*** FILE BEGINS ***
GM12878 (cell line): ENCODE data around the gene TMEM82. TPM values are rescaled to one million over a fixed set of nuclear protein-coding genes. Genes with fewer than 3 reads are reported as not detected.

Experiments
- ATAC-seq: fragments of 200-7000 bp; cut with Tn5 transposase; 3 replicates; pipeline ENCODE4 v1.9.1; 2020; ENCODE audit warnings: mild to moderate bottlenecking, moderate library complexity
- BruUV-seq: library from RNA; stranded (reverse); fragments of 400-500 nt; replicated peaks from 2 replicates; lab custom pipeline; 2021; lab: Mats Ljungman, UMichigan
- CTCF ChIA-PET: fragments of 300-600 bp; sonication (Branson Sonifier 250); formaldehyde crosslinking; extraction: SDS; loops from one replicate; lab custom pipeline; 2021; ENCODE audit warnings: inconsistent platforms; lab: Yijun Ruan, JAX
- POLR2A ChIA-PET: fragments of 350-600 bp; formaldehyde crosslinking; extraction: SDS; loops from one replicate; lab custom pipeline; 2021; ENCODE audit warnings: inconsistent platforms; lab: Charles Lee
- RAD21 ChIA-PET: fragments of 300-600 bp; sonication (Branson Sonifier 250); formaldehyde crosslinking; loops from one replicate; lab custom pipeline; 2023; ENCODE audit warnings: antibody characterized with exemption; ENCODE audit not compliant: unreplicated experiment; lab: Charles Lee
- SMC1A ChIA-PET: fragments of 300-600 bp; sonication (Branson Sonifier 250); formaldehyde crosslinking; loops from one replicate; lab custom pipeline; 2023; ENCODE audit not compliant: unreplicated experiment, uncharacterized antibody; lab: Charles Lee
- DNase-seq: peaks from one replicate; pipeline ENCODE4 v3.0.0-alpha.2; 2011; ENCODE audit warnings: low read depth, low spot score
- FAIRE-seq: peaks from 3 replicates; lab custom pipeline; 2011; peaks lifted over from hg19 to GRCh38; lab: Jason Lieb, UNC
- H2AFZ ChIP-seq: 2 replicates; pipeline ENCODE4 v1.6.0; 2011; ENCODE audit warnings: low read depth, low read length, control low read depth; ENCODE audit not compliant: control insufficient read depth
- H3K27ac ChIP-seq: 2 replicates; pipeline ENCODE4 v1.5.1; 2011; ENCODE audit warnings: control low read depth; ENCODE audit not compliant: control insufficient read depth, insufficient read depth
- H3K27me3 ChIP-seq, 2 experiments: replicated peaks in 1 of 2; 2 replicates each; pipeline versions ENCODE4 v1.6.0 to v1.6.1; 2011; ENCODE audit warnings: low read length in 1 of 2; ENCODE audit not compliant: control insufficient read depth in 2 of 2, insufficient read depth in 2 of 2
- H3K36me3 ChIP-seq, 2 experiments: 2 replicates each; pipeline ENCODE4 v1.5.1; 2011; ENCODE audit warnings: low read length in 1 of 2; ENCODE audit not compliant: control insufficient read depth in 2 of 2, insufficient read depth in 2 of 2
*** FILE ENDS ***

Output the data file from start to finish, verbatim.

GM12878 (cell line): ENCODE data around the gene TMEM82. TPM values are rescaled to one million over a fixed set of nuclear protein-coding genes. Genes with fewer than 3 reads are reported as not detected.

Experiments
- ATAC-seq: fragments of 200-7000 bp; cut with Tn5 transposase; 3 replicates; pipeline ENCODE4 v1.9.1; 2020; ENCODE audit warnings: mild to moderate bottlenecking, moderate library complexity
- BruUV-seq: library from RNA; stranded (reverse); fragments of 400-500 nt; replicated peaks from 2 replicates; lab custom pipeline; 2021; lab: Mats Ljungman, UMichigan
- CTCF ChIA-PET: fragments of 300-600 bp; sonication (Branson Sonifier 250); formaldehyde crosslinking; extraction: SDS; loops from one replicate; lab custom pipeline; 2021; ENCODE audit warnings: inconsistent platforms; lab: Yijun Ruan, JAX
- POLR2A ChIA-PET: fragments of 350-600 bp; formaldehyde crosslinking; extraction: SDS; loops from one replicate; lab custom pipeline; 2021; ENCODE audit warnings: inconsistent platforms; lab: Charles Lee
- RAD21 ChIA-PET: fragments of 300-600 bp; sonication (Branson Sonifier 250); formaldehyde crosslinking; loops from one replicate; lab custom pipeline; 2023; ENCODE audit warnings: antibody characterized with exemption; ENCODE audit not compliant: unreplicated experiment; lab: Charles Lee
- SMC1A ChIA-PET: fragments of 300-600 bp; sonication (Branson Sonifier 250); formaldehyde crosslinking; loops from one replicate; lab custom pipeline; 2023; ENCODE audit not compliant: unreplicated experiment, uncharacterized antibody; lab: Charles Lee
- DNase-seq: peaks from one replicate; pipeline ENCODE4 v3.0.0-alpha.2; 2011; ENCODE audit warnings: low read depth, low spot score
- FAIRE-seq: peaks from 3 replicates; lab custom pipeline; 2011; peaks lifted over from hg19 to GRCh38; lab: Jason Lieb, UNC
- H2AFZ ChIP-seq: 2 replicates; pipeline ENCODE4 v1.6.0; 2011; ENCODE audit warnings: low read depth, low read length, control low read depth; ENCODE audit not compliant: control insufficient read depth
- H3K27ac ChIP-seq: 2 replicates; pipeline ENCODE4 v1.5.1; 2011; ENCODE audit warnings: control low read depth; ENCODE audit not compliant: control insufficient read depth, insufficient read depth
- H3K27me3 ChIP-seq, 2 experiments: replicated peaks in 1 of 2; 2 replicates each; pipeline versions ENCODE4 v1.6.0 to v1.6.1; 2011; ENCODE audit warnings: low read length in 1 of 2; ENCODE audit not compliant: control insufficient read depth in 2 of 2, insufficient read depth in 2 of 2
- H3K36me3 ChIP-seq, 2 experiments: 2 replicates each; pipeline ENCODE4 v1.5.1; 2011; ENCODE audit warnings: low read length in 1 of 2; ENCODE audit not compliant: control insufficient read depth in 2 of 2, insufficient read depth in 2 of 2